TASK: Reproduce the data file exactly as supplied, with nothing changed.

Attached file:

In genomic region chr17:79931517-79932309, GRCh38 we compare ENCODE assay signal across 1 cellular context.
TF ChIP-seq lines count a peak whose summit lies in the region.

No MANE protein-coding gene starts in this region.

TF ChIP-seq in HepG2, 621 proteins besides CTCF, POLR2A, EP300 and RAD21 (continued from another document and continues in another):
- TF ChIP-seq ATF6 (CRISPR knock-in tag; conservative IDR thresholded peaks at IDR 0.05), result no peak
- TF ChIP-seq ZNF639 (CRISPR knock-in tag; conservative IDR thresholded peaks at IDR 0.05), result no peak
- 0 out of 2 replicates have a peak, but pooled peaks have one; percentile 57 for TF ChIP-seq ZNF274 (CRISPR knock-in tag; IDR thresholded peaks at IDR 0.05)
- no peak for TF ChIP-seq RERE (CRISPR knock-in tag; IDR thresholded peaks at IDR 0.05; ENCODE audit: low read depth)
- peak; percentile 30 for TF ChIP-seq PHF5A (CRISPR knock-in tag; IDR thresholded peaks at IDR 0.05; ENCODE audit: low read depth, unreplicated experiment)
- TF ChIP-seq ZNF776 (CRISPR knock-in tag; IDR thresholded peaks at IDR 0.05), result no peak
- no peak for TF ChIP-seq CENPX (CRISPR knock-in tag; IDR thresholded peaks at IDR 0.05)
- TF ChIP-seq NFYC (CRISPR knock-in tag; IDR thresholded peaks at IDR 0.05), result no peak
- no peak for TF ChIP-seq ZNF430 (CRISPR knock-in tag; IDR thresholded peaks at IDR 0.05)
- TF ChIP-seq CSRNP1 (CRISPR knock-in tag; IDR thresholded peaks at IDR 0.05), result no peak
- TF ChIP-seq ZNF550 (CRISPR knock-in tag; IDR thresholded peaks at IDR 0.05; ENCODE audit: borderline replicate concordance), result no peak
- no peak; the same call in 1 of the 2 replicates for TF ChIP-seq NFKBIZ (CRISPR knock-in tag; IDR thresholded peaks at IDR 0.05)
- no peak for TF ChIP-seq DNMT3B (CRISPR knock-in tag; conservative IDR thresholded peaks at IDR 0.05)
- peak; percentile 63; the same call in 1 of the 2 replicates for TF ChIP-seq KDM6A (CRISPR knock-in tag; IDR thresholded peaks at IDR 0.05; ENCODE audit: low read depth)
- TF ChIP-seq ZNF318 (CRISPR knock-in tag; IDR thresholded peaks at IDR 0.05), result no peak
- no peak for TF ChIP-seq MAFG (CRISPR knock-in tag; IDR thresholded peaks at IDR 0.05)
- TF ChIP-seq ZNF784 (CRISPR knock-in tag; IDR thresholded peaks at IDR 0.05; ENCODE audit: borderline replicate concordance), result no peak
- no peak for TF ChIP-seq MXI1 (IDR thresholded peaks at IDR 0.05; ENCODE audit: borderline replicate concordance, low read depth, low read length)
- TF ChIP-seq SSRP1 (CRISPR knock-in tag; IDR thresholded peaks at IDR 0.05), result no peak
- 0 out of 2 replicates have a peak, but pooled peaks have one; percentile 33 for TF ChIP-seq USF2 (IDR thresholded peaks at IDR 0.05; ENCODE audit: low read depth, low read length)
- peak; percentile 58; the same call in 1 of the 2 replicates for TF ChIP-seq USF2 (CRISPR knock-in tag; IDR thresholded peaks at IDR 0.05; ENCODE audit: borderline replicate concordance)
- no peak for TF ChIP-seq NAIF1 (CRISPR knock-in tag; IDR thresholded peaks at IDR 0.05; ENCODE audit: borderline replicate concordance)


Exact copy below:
In genomic region chr17:79931517-79932309, GRCh38 we compare ENCODE assay signal across 1 cellular context.
TF ChIP-seq lines count a peak whose summit lies in the region.

No MANE protein-coding gene starts in this region.

TF ChIP-seq in HepG2, 621 proteins besides CTCF, POLR2A, EP300 and RAD21 (continued from another document and continues in another):
- TF ChIP-seq ATF6 (CRISPR knock-in tag; conservative IDR thresholded peaks at IDR 0.05), result no peak
- TF ChIP-seq ZNF639 (CRISPR knock-in tag; conservative IDR thresholded peaks at IDR 0.05), result no peak
- 0 out of 2 replicates have a peak, but pooled peaks have one; percentile 57 for TF ChIP-seq ZNF274 (CRISPR knock-in tag; IDR thresholded peaks at IDR 0.05)
- no peak for TF ChIP-seq RERE (CRISPR knock-in tag; IDR thresholded peaks at IDR 0.05; ENCODE audit: low read depth)
- peak; percentile 30 for TF ChIP-seq PHF5A (CRISPR knock-in tag; IDR thresholded peaks at IDR 0.05; ENCODE audit: low read depth, unreplicated experiment)
- TF ChIP-seq ZNF776 (CRISPR knock-in tag; IDR thresholded peaks at IDR 0.05), result no peak
- no peak for TF ChIP-seq CENPX (CRISPR knock-in tag; IDR thresholded peaks at IDR 0.05)
- TF ChIP-seq NFYC (CRISPR knock-in tag; IDR thresholded peaks at IDR 0.05), result no peak
- no peak for TF ChIP-seq ZNF430 (CRISPR knock-in tag; IDR thresholded peaks at IDR 0.05)
- TF ChIP-seq CSRNP1 (CRISPR knock-in tag; IDR thresholded peaks at IDR 0.05), result no peak
- TF ChIP-seq ZNF550 (CRISPR knock-in tag; IDR thresholded peaks at IDR 0.05; ENCODE audit: borderline replicate concordance), result no peak
- no peak; the same call in 1 of the 2 replicates for TF ChIP-seq NFKBIZ (CRISPR knock-in tag; IDR thresholded peaks at IDR 0.05)
- no peak for TF ChIP-seq DNMT3B (CRISPR knock-in tag; conservative IDR thresholded peaks at IDR 0.05)
- peak; percentile 63; the same call in 1 of the 2 replicates for TF ChIP-seq KDM6A (CRISPR knock-in tag; IDR thresholded peaks at IDR 0.05; ENCODE audit: low read depth)
- TF ChIP-seq ZNF318 (CRISPR knock-in tag; IDR thresholded peaks at IDR 0.05), result no peak
- no peak for TF ChIP-seq MAFG (CRISPR knock-in tag; IDR thresholded peaks at IDR 0.05)
- TF ChIP-seq ZNF784 (CRISPR knock-in tag; IDR thresholded peaks at IDR 0.05; ENCODE audit: borderline replicate concordance), result no peak
- no peak for TF ChIP-seq MXI1 (IDR thresholded peaks at IDR 0.05; ENCODE audit: borderline replicate concordance, low read depth, low read length)
- TF ChIP-seq SSRP1 (CRISPR knock-in tag; IDR thresholded peaks at IDR 0.05), result no peak
- 0 out of 2 replicates have a peak, but pooled peaks have one; percentile 33 for TF ChIP-seq USF2 (IDR thresholded peaks at IDR 0.05; ENCODE audit: low read depth, low read length)
- peak; percentile 58; the same call in 1 of the 2 replicates for TF ChIP-seq USF2 (CRISPR knock-in tag; IDR thresholded peaks at IDR 0.05; ENCODE audit: borderline replicate concordance)
- no peak for TF ChIP-seq NAIF1 (CRISPR knock-in tag; IDR thresholded peaks at IDR 0.05; ENCODE audit: borderline replicate concordance)